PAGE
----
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Software
Hale, T.; Sim, L.; McKee, L. J. 2018. GreenPlan-IT Tracker.

This technical memo describes the purpose, functions, and structure associated with the newest addition to the GreenPlan-IT Toolset, the GreenPlan-IT Tracker. It also shares the opportunities for further enhancement and how the tool can operate in concert with existing resources. Furthermore, this memo describes a licensing plan that would permit municipalities to use the tool in an ongoing way that scales to their needs. The memo concludes with a provisional roadmap for the development of future features and technical details describing the tool’s platform and data structures.

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Report
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Oram, J. J.; McKee, L. J. .; Davis, J. A.; Sedlak, M.; Yee, D. 2008. Sources, Pathways and Loadings Workgroup: Five-Year Workplan (2008-12). SFEI Contribution No. 567. San Francisco Estuary Institute: Oakland.
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McKee, L. J. . 2005. Sources, Pathways, and Loadings: 5-Year Work Plan (2005-2009). SFEI Contribution No. 406. San Francisco Estuary Institute. p 25.
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Bigelow, P.; Pearce, S.; McKee, L. J. .; Gilbreath, A. N. 2008. A Sediment Budget for Two Reaches of Alameda Creek. SFEI Contribution No. 550. San Francisco Estuary Institute.
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McKee, L. J. .; Feng, A.; Sommers, C.; Looker, R. 2009. RMP Small Tributaries Loading Strategy. San Francisco Estuary Institute: Richmond, CA.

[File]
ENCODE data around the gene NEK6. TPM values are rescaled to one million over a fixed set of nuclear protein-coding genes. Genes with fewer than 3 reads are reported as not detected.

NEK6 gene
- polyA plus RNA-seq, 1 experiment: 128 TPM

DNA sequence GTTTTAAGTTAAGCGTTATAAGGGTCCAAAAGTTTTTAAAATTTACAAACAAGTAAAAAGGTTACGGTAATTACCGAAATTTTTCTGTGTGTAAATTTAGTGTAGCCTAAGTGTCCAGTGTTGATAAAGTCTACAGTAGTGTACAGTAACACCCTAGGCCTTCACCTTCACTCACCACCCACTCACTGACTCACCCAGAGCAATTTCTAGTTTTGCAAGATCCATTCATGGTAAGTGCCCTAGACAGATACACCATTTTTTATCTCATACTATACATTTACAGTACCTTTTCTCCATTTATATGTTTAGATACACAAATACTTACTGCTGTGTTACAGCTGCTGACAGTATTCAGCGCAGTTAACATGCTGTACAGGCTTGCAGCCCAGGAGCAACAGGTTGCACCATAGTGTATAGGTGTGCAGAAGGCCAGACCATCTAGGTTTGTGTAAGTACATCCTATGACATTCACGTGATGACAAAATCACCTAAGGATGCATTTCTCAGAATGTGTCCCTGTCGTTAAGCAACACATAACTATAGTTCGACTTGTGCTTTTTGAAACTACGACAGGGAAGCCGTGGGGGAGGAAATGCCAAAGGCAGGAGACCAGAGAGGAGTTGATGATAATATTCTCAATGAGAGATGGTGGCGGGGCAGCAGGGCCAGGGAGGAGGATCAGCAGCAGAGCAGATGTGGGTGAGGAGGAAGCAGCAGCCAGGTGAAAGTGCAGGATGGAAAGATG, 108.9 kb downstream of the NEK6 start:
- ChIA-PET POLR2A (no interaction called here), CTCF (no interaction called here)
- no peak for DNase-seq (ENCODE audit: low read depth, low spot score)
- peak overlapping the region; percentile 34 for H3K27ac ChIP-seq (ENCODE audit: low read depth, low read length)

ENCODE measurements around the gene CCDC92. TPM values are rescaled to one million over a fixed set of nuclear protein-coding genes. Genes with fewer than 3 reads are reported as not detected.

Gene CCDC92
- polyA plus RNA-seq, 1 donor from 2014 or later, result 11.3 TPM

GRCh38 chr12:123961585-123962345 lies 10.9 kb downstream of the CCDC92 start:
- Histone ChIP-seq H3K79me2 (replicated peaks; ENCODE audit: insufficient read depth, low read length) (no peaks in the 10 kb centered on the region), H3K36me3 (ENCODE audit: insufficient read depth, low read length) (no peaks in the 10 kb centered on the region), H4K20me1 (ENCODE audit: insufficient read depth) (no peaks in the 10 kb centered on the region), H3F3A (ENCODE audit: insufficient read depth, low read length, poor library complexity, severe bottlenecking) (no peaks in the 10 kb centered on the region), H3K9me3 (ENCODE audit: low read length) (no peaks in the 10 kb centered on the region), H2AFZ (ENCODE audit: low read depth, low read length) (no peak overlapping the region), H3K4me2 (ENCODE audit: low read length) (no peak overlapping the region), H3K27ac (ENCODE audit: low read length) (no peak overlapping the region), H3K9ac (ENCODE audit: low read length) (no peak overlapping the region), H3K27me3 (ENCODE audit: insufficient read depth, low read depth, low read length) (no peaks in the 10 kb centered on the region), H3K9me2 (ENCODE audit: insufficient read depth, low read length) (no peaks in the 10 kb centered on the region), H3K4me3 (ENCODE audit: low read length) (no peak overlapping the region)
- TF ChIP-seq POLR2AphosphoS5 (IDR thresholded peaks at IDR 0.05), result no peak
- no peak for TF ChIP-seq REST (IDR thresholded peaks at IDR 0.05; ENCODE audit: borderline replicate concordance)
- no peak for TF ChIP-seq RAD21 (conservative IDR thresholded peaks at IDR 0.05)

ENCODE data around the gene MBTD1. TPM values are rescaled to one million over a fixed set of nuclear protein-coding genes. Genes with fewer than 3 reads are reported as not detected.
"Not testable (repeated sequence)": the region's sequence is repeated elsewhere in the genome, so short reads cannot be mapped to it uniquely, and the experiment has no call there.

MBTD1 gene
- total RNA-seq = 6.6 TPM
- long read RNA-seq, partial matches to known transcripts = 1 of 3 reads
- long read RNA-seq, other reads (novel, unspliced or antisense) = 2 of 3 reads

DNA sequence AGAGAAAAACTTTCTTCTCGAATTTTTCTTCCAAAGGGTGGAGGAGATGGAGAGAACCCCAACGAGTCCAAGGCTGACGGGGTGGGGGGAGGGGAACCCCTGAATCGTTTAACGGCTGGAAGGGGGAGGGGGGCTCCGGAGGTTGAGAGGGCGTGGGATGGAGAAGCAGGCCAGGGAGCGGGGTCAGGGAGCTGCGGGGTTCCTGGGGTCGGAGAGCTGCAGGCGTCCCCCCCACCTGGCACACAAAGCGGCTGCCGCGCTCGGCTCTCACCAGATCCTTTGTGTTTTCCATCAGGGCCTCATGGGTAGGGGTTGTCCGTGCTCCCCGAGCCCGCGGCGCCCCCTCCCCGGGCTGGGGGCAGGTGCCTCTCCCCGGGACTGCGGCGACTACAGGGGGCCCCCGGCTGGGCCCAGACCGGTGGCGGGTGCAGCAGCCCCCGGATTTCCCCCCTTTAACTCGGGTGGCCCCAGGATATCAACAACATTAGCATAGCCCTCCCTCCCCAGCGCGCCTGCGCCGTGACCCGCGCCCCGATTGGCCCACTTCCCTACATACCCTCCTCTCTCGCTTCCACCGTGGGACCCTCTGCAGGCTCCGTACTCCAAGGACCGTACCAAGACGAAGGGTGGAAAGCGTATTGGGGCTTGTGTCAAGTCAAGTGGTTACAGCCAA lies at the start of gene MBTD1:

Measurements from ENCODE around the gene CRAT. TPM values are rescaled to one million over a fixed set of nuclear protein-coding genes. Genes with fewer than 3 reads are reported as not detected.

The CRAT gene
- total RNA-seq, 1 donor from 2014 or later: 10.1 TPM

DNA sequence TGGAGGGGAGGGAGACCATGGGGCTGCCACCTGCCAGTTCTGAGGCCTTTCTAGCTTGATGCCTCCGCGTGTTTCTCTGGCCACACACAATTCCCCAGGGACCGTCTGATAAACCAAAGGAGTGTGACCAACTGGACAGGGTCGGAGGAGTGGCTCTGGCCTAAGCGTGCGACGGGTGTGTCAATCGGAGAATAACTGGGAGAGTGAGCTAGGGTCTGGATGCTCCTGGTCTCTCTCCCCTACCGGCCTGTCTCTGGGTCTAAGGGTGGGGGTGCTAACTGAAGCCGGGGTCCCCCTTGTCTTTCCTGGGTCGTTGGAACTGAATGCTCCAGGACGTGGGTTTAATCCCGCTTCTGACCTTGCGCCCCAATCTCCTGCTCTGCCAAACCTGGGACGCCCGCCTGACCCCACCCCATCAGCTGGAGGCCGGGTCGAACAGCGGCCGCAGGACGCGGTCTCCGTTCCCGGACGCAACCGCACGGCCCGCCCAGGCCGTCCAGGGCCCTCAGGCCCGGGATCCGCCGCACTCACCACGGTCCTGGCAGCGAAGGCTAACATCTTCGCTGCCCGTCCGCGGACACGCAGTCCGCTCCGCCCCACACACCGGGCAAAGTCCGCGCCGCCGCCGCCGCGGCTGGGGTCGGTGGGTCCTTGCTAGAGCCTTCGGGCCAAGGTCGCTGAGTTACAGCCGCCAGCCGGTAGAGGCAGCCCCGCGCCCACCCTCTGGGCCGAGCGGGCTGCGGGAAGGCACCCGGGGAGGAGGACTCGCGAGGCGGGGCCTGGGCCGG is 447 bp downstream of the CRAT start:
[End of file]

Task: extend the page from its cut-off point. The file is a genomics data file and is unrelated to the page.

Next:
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McKee, L. J. . 2008. Review of sediment gauging studies in Alameda Creek Watershed. SFEI Contribution No. 571. San Francisco Estuary Institute.
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McKee, L. J. .; GeoSyntec,. 2006. Review of methods to reduce urban stormwater loads. SFEI Contribution No. 429. San Francisco Estuary Institute: Oakland. p 150xx.
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Wu, J.; Gilbreath, A.; McKee, L. J. 2017. Regional Watershed Spreadsheet Model (RWSM): Year 6 Progress Report. SFEI Contribution No. 811. San Francisco Estuary Institute: Richmond, CA.
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McKee, L. J. .; Pearce, S.; Shonkoff, S. 2006. Pinole Creek Sediment Source Assessment: Pavon Creeks Sub-basin. SFEI Contribution No. 515. San Francisco Estuary Institute. p 67.
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David, N.; McKee, L. J. . 2009. Going Organic Project. SFEI Contribution No. 588. San Francisco Estuary Institute: Oakland, Ca.
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Bigelow, P.; Pearce, S.; McKee, L. J. . 2009. Dry Creek Watershed Sediment Source Reconnaissance Technical Memorandum. SFEI Contribution No. 595. San Francisco Estuary Institute: Oakland,Ca.
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Yee, D.; Gilbreath, A. N.; McKee, L. J. .; Davis, J. A. 2019. Conceptual Model to Support PCB Management and Monitoring in the San Leandro Bay Priority Margin Unit - Final Report. SFEI Contribution No. 928. San Francisco Estuary Institute: Richmond, CA.

The goal of RMP PCB special studies over the next few years is to inform the review and possible revision of the PCB TMDL and the reissuance of the Municipal Regional Permit for Stormwater, both of which are tentatively scheduled to occur in 2020. Conceptual model development for a set of four representative priority margin units will provide a foundation for establishing an effective and efficient monitoring plan to track responses to load reductions, and will also help guide planning of management actions. The Emeryville Crescent was the first PMU to be studied in 2015-2016. The San Leandro Bay PMU is second (2016-2018), Steinberger Slough in San Carlos is third (2018), and Richmond Harbor will be fourth (2018-2019).